Small firms dominated the American economy in the nineteenth century, and they still dominate in many developing economies today. This paper tests whether geographic market segmentation due to underdeveloped intracity transportation technology precludes the emergence of large retail/wholesale stores. I exploit the natural experiment of Boston's rapid electrification from its previous horse-drawn streetcar system, which occurred between 1889 and 1896. Analyzing newly digitized data, I find that rail-connected locations experienced a sharp decline in the share of sole proprietorships among food retail/wholesale establishments after the electrification relative to off-rail locations. Changes in market access due to streetcar electrification can explain this effect.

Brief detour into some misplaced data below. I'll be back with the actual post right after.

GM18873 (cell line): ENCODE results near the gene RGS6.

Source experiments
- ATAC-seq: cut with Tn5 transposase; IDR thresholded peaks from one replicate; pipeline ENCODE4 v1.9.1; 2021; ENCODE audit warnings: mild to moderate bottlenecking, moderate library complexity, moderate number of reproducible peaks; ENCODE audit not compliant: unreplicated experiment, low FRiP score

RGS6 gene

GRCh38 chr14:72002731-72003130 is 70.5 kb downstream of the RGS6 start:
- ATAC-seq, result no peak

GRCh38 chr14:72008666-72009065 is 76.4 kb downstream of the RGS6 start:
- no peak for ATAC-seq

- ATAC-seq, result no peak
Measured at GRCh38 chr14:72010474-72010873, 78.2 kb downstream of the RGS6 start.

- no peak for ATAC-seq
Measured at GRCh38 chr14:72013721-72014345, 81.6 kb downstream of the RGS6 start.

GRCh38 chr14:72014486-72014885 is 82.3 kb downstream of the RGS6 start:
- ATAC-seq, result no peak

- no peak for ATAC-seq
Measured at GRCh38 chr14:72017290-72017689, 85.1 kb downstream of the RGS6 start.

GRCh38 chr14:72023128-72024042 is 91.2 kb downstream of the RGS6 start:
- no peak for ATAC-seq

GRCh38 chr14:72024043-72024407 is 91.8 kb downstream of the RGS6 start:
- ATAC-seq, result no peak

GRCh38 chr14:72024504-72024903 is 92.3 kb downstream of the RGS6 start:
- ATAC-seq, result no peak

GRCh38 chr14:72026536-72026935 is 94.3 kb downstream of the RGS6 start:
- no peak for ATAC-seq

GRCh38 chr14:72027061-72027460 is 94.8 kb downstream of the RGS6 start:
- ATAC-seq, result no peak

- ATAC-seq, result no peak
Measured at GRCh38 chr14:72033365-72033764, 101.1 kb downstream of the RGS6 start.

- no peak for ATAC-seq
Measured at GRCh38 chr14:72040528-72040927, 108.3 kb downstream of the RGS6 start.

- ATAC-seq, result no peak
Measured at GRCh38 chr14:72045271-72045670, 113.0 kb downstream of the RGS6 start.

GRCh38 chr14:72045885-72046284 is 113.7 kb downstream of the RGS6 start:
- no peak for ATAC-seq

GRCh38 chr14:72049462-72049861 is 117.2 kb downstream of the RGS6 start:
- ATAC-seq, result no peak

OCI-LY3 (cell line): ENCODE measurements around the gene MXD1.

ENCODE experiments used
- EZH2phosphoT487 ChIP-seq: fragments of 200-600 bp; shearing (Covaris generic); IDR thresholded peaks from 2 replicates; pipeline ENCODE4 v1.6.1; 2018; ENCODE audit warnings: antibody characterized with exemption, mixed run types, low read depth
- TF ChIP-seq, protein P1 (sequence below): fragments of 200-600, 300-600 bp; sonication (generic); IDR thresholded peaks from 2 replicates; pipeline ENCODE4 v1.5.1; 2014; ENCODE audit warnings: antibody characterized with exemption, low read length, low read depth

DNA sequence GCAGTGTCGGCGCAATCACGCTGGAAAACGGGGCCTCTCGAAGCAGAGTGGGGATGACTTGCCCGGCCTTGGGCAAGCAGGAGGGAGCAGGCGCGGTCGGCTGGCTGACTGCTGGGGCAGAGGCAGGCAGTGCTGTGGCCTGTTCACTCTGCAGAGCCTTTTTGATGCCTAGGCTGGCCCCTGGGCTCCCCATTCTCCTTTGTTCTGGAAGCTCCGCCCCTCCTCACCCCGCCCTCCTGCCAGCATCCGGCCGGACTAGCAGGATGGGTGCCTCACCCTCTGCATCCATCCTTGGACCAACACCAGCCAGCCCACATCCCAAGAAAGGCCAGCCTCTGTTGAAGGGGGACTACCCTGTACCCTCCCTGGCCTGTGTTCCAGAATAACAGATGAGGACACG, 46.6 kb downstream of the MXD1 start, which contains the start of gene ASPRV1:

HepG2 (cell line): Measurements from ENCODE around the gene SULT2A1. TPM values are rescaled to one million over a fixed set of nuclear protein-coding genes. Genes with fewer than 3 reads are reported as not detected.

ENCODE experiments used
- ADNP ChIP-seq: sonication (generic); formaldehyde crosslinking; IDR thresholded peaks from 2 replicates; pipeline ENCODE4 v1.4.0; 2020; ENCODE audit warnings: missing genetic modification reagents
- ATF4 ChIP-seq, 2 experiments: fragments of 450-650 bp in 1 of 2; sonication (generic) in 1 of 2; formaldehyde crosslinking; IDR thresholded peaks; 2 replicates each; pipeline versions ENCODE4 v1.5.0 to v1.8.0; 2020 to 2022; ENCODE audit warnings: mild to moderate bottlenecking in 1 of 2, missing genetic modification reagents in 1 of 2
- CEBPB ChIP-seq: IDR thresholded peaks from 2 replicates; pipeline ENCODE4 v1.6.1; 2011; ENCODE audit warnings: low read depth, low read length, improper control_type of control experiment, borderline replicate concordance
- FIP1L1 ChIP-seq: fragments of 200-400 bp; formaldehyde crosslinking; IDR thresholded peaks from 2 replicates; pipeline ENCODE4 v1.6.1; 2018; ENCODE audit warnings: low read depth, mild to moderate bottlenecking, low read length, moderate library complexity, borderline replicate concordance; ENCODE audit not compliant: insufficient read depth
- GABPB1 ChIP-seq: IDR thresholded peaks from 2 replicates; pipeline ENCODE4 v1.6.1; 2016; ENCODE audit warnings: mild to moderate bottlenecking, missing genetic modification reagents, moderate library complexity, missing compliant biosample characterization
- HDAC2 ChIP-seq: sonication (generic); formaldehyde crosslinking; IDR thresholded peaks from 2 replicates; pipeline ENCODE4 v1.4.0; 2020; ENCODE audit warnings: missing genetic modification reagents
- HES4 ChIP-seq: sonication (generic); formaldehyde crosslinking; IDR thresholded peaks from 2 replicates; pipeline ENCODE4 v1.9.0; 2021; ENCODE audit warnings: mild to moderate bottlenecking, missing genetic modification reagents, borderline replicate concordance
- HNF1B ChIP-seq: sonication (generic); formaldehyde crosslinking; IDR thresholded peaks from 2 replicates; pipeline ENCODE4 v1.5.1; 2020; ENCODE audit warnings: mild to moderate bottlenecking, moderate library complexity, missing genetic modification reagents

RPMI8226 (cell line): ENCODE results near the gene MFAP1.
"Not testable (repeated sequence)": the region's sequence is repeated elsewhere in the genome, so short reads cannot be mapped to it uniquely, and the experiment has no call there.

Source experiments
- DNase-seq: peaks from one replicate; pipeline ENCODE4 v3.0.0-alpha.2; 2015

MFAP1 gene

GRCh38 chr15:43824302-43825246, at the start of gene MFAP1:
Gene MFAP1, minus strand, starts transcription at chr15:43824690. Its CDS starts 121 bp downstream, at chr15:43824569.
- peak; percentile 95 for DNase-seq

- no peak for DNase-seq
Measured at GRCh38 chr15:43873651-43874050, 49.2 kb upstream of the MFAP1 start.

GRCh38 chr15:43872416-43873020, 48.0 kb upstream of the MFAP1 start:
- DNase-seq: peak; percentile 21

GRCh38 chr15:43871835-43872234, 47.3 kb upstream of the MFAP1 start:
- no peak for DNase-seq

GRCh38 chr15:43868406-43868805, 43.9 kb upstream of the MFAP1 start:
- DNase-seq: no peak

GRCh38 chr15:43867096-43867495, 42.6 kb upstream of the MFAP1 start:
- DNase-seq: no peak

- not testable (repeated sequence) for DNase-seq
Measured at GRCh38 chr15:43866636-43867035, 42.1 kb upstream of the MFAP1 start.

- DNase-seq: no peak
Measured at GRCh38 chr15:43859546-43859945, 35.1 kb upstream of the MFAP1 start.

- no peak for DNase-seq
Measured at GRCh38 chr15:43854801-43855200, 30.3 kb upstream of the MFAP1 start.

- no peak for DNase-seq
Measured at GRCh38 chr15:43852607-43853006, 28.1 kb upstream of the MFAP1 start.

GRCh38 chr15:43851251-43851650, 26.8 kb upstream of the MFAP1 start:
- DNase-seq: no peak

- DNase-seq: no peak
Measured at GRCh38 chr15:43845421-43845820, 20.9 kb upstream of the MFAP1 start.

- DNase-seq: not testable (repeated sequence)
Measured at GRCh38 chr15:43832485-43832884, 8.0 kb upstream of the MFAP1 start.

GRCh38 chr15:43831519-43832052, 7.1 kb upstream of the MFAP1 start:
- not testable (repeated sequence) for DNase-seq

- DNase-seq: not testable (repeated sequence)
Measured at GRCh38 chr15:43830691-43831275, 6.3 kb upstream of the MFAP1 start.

"The Economics of Speed: The Electrification of the Streetcar System and the Decline of Mom-and-Pop Stores in Boston, 1885–1905."
American Economic Journal: Applied Economics,
Firm Performance: Size, Diversification, and Scope
Retail and Wholesale Trade; e-Commerce
Railroads and Other Surface Transportation
Economic History: Transport, Trade, Energy, Technology, and Other Services: U.S.; Canada: Pre-1913
Regional and Urban History: U.S.; Canada: Pre-1913
Transportation: Demand, Supply, and Congestion; Travel Time; Safety and Accidents; Transportation Noise